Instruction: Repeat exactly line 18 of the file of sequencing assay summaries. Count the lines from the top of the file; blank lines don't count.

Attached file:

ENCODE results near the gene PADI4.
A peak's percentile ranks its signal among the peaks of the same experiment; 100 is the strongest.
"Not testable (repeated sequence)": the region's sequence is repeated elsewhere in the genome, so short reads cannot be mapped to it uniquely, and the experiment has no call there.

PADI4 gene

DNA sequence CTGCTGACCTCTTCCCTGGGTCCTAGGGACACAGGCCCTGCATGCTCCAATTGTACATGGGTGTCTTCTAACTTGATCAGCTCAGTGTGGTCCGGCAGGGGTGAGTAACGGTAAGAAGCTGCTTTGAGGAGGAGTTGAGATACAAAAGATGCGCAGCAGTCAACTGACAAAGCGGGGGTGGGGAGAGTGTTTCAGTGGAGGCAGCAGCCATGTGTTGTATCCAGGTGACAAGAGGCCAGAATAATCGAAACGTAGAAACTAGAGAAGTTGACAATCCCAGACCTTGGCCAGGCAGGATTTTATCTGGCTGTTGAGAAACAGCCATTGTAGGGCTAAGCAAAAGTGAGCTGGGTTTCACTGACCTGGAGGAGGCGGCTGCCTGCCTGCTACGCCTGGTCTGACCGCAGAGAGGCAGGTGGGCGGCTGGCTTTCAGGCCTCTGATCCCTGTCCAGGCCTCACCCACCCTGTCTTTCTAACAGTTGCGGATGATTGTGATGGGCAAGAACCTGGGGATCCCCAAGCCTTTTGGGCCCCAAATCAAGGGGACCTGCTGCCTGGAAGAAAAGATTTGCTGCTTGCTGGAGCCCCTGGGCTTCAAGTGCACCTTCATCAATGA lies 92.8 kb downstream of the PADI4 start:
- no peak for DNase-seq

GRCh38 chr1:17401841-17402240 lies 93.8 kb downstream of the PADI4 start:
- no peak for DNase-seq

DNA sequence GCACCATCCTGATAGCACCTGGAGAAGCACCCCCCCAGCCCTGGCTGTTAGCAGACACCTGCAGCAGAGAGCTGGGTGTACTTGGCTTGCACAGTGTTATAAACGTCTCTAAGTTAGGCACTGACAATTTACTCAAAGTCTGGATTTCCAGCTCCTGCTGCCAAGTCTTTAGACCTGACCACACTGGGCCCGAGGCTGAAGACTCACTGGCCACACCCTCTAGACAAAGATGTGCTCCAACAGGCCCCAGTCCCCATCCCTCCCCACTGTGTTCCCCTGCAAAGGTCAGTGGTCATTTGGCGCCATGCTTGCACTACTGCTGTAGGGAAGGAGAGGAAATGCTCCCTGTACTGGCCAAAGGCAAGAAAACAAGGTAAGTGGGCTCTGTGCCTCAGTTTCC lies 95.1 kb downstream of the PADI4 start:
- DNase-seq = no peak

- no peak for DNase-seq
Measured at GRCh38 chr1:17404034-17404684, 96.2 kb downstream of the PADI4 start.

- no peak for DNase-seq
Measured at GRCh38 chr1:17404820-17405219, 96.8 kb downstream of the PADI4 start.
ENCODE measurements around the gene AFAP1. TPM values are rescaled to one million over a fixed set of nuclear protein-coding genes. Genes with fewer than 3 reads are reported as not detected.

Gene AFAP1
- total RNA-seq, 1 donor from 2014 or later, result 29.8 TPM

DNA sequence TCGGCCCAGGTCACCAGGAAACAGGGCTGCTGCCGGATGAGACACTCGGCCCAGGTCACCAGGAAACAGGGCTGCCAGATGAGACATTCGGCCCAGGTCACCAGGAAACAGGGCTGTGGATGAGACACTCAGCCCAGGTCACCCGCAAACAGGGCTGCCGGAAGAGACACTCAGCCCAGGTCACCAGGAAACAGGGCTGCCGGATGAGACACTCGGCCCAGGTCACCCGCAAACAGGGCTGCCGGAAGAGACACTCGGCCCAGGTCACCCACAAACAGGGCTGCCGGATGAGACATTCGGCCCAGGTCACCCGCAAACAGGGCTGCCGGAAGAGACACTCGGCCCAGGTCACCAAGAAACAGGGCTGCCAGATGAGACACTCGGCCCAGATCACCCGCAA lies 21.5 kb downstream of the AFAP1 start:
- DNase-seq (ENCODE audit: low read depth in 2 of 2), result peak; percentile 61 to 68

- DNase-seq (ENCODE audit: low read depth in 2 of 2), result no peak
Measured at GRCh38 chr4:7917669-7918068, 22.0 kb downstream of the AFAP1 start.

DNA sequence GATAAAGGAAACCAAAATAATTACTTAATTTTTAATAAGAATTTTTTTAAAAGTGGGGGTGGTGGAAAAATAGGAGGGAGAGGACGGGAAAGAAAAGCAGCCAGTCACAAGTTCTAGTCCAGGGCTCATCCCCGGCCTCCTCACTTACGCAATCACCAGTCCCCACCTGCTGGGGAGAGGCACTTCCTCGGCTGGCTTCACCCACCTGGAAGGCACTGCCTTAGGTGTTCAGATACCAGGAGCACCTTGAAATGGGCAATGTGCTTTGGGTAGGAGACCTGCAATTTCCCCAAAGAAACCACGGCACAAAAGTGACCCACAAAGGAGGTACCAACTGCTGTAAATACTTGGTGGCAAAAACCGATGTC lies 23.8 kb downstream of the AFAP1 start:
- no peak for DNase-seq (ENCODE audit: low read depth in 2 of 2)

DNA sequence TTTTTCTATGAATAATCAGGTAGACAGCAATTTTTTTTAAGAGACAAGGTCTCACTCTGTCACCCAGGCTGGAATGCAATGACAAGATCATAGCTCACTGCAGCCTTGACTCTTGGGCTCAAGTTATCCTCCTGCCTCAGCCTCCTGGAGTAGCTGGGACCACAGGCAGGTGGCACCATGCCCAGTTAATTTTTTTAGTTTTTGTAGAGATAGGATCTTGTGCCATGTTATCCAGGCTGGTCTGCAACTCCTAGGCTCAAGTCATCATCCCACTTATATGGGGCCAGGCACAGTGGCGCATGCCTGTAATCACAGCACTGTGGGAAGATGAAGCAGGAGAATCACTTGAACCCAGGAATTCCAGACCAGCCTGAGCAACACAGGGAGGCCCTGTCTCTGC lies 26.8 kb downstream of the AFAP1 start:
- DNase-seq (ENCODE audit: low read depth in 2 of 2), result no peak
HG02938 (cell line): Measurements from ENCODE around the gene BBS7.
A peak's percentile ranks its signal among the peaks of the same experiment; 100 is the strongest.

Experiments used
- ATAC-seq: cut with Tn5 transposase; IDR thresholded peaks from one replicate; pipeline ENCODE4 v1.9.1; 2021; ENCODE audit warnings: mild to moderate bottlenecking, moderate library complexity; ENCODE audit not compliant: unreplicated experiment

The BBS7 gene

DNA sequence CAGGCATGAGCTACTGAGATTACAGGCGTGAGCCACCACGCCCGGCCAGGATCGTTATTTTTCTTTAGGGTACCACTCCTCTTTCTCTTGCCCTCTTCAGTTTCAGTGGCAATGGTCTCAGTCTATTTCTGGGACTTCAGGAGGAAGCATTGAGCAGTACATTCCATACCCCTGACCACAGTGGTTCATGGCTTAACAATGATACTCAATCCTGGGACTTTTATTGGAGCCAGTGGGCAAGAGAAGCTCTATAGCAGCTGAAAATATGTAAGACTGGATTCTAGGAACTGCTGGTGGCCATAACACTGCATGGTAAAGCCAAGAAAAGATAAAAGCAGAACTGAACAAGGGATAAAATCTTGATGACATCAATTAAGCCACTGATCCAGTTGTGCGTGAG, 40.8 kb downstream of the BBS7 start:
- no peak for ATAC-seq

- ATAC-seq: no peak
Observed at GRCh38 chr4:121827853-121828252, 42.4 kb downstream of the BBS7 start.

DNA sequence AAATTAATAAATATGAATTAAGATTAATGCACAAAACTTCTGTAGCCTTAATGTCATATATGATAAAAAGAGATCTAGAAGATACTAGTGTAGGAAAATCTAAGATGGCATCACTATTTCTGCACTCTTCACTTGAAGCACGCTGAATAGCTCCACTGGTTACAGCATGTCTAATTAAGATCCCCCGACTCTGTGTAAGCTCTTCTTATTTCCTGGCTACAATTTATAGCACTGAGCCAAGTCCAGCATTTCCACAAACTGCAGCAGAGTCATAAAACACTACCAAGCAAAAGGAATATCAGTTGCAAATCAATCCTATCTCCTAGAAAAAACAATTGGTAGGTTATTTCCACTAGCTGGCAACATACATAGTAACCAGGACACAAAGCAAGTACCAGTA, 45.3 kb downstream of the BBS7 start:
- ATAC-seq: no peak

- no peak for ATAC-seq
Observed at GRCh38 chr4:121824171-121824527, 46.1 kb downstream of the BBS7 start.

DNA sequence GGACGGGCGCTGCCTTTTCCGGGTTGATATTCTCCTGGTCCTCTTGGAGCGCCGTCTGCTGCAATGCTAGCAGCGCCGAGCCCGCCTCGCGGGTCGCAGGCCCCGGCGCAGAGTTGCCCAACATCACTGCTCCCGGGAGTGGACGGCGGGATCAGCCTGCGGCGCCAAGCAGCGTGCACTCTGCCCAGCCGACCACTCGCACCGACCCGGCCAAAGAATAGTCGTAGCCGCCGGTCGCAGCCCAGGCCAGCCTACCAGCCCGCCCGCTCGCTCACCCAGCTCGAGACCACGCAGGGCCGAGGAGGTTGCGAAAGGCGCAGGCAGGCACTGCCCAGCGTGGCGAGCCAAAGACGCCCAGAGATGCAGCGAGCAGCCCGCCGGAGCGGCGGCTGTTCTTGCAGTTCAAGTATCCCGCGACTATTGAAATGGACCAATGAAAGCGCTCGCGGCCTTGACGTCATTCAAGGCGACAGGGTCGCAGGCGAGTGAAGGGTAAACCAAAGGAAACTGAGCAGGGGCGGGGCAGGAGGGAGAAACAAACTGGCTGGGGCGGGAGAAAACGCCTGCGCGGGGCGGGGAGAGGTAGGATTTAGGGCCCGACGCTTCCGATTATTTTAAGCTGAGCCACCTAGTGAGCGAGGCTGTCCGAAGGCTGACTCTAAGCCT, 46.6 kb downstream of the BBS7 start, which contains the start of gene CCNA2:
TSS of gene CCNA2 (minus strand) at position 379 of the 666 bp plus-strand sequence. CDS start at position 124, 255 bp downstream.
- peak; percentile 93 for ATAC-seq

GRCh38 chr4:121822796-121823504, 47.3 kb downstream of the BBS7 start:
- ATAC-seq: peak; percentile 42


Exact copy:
DNA sequence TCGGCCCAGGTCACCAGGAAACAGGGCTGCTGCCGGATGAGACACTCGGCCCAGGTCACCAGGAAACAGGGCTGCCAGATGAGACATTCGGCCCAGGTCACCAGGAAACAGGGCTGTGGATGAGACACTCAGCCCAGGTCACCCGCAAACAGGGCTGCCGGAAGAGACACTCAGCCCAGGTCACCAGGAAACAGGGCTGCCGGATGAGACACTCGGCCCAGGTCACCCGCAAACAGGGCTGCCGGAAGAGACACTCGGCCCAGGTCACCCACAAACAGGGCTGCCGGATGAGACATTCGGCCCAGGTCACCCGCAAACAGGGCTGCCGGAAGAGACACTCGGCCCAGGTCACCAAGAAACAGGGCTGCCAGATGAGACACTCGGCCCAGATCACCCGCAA lies 21.5 kb downstream of the AFAP1 start: